Thursday, September 24, 2009

Ladakh - Zanskar Trek: Day 4

Day 4: Photoksar to Shinge La base camp close to Gajo (aka the Longest Day)

From Zanskar Trek

The next morning started early. Pooja woke up with a headache around 4 or 5 in the morning. We had taken medicine for altitude sickness the night before, and had been downing the garlic-ginger soup we had been recommended so heavily. Pooja bit off a power bar and took an Ibuprofen. The decision seemed obvious: we’ll head back to Leh, take a taxi to get to Srinagar and catch our flight back as we had originally planned. Both of us felt a bit disappointed but also a bit more assured.

Around 6:30, our guides came to check on us and confirm what we wanted to do: go forward or return. We told him we were going to head back. Once he left, we got talking. Pooja, miraculously, was feeling better: no headache, no nausea. I felt alright too. We decided to carry on forward. We weren’t too comfortable with the decision, but we both did want to do the trek. We also knew that moving forward meant we had to finish the trek: we were going to cross Shinge La -- the highest pass on the trek -- and it will be harder to come back than go forward.

It was also decided that one of the horses will be freed up for Pooja to ride.

We informed our entourage of our decision, packed, had a quick bite to eat and took off on ahead. The initial hike to a smaller pass even before Shinge La was hard -- Pooja got tired quickly. The horses were yet to catch up with us. In the meanwhile, Pooja started needing to go take a dump every hour or so. Now that she felt cured of the altitude sickness, she had diarrhea.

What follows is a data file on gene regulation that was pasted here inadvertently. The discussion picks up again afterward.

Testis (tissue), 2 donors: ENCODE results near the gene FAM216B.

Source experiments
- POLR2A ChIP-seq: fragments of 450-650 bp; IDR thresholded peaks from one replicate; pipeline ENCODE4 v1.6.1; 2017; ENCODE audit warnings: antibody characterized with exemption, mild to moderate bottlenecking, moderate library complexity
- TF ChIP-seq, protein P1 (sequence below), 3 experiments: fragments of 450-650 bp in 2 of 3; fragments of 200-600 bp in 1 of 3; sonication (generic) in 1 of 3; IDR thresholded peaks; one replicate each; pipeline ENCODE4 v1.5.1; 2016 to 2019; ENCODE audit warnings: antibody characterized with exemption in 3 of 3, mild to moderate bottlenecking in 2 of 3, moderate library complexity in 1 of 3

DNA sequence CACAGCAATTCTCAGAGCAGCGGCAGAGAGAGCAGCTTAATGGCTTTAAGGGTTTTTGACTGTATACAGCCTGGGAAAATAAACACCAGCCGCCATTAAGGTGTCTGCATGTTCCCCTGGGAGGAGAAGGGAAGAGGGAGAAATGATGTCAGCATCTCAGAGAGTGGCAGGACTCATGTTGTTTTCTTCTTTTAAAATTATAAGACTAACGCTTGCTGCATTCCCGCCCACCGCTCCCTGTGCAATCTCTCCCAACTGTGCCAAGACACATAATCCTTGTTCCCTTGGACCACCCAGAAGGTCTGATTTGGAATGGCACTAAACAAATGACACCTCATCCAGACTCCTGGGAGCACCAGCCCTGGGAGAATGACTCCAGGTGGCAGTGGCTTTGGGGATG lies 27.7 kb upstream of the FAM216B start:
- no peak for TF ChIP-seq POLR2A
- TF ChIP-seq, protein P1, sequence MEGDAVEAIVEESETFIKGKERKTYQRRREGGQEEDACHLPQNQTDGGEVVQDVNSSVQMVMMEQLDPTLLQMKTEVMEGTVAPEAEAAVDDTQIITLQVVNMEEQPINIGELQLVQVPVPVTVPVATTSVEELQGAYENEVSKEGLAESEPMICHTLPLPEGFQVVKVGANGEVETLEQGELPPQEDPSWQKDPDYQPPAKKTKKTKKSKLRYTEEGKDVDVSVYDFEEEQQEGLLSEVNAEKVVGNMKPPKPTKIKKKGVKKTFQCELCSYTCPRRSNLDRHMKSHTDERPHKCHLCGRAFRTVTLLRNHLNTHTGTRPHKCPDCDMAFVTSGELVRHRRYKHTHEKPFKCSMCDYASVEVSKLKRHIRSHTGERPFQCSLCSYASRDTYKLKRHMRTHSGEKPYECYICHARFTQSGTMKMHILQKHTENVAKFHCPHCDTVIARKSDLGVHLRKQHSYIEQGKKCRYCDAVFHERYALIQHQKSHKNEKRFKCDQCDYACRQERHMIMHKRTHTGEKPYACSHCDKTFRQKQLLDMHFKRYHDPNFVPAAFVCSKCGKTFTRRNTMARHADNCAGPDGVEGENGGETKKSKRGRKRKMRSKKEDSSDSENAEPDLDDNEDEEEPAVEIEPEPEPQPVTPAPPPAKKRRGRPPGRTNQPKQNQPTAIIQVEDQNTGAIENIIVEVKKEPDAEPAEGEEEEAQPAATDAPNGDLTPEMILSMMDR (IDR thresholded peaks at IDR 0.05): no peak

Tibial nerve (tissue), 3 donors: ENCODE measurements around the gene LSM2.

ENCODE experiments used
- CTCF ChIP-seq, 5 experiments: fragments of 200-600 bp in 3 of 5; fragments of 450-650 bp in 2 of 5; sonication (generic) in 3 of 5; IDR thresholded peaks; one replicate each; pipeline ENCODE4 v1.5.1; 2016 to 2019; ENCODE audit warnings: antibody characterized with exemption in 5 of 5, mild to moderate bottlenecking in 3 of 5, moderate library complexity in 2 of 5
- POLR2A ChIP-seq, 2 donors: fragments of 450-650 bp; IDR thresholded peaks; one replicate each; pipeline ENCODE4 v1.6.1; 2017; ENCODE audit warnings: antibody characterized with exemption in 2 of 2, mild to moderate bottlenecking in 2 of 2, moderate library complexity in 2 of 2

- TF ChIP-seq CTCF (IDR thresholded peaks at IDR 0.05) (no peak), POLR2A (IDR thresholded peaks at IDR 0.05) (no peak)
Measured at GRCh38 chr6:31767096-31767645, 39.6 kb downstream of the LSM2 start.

Eventually we had Pooja on a horse and we kept going towards Shinge La. That day’s hike was probably the prettiest hike of all the nine days The pass was nestled between two huge impressive peaks. It was a day that reminded me of Tintin in Tibet a lot. Except that it was supremely tiring.

I still didn’t have much of an appetite and couldn’t eat the lunch we had packed. After about 6 hours of hiking we realized that we were going forward beyond where other groups were stopping. While other groups stopped at the base camp and planned to cross Shinge La the following day, we were pressing forward. As our final climb neared, I too found myself breathing a little too hard too frequently.

Pooja and I switched for a little bit -- and I rode the horse for some part of the way while Pooja hiked. Eventually we made it to the top -- out of breath and exhausted. However the day was not yet over. It took another 3 hours of hiking to get to our camp site eventually. By the end of the ten hour hike, were were tired, pissed and hungry all at the same time. The first thing we told our guides when we reached the camp was that no way in hell were we hiking more than 5-6 hours the next day.

From Zanskar Trek

That night we had a stroke of luck. There were a couple of Polish hikers who we had met earlier in the day, who happened to show up at our camp that night. They were looking for some cooked food and our cook obliged. As we sat talking we learnt they had a guidebook. That night we borrowed their book and pored through it in detail. It turned out to be a great book: it had maps and had estimates for how long it will take us to hike between different points on the route. By the next morning we had a plan.


Divesh said...

this is getting quite interesting now :)

how about spicing it up the narrative a wee bit :D

Ranjeeta said...

I think it was pretty brave of both of you (specially Pooja) to continue with the hike. I am sure I would have gone back that day! (Well, I am sure I wouldn't have started a trek like this at all, is a different story :))

Pooja said...

Ranjeeta: one thing that scared me was the climb to turn back. we had no idea what lay ahead. i assumed that the passes ahead would be easier. :)

Foodie@Heart said...

"By next morning we had a plan."

now you are outright reeling us in. And we're loving it!